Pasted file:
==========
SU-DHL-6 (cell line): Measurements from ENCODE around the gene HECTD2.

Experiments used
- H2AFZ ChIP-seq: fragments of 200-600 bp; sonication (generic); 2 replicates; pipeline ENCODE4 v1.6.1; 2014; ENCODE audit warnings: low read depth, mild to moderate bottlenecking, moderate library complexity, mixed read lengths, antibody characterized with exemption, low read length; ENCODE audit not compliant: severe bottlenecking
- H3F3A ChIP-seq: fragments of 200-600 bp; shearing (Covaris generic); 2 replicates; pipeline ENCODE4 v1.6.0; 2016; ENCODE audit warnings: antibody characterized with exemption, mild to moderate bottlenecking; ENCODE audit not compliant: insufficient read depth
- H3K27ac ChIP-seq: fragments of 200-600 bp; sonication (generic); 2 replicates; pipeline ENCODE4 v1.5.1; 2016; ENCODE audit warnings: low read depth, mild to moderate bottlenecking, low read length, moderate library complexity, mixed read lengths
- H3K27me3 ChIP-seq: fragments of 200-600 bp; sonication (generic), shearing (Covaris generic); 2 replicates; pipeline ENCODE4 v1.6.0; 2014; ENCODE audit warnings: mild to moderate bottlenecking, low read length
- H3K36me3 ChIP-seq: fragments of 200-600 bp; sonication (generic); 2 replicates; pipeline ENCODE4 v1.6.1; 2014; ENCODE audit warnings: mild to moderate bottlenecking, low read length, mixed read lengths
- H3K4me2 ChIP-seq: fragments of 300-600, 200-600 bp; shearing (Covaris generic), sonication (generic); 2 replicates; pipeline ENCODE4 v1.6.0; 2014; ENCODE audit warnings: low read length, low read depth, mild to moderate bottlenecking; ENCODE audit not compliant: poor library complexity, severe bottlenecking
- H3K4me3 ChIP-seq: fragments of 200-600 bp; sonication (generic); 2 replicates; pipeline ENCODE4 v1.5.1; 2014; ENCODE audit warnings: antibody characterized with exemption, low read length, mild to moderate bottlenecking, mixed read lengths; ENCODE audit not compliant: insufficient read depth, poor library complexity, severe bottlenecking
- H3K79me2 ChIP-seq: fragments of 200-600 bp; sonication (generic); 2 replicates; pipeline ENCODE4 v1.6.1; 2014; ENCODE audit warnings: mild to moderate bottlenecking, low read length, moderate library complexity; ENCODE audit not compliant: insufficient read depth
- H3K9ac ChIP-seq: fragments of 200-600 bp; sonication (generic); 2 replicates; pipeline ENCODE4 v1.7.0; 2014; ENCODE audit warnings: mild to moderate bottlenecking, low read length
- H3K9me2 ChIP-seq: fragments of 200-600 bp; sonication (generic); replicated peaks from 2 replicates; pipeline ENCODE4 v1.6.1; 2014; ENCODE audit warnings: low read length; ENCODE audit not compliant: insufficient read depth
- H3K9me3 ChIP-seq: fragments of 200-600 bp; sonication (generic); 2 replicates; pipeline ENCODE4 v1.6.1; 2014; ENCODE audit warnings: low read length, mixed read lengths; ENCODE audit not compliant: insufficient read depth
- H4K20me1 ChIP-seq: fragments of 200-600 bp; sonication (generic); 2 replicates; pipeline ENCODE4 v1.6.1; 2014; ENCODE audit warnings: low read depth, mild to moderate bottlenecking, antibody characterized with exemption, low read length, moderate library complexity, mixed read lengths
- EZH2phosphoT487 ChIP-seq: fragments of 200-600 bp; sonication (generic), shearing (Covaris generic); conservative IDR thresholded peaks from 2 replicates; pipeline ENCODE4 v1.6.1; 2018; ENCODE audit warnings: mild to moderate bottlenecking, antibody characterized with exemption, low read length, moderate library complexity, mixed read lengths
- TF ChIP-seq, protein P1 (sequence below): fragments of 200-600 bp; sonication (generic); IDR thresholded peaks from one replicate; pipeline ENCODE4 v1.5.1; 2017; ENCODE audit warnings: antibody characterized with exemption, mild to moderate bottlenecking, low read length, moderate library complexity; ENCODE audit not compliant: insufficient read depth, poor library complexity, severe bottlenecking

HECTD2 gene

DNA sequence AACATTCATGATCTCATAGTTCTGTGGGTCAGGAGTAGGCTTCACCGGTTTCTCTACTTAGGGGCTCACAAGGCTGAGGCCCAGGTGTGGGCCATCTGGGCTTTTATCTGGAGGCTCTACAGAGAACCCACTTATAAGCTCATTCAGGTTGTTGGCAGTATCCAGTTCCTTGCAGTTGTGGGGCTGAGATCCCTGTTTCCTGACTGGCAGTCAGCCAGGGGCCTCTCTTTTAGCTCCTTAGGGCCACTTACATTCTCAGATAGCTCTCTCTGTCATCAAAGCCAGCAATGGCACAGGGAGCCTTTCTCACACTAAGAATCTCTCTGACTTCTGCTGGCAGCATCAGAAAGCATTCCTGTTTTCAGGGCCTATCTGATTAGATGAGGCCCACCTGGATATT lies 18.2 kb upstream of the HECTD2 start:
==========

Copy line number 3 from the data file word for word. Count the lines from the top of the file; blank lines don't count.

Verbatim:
- H2AFZ ChIP-seq: fragments of 200-600 bp; sonication (generic); 2 replicates; pipeline ENCODE4 v1.6.1; 2014; ENCODE audit warnings: low read depth, mild to moderate bottlenecking, moderate library complexity, mixed read lengths, antibody characterized with exemption, low read length; ENCODE audit not compliant: severe bottlenecking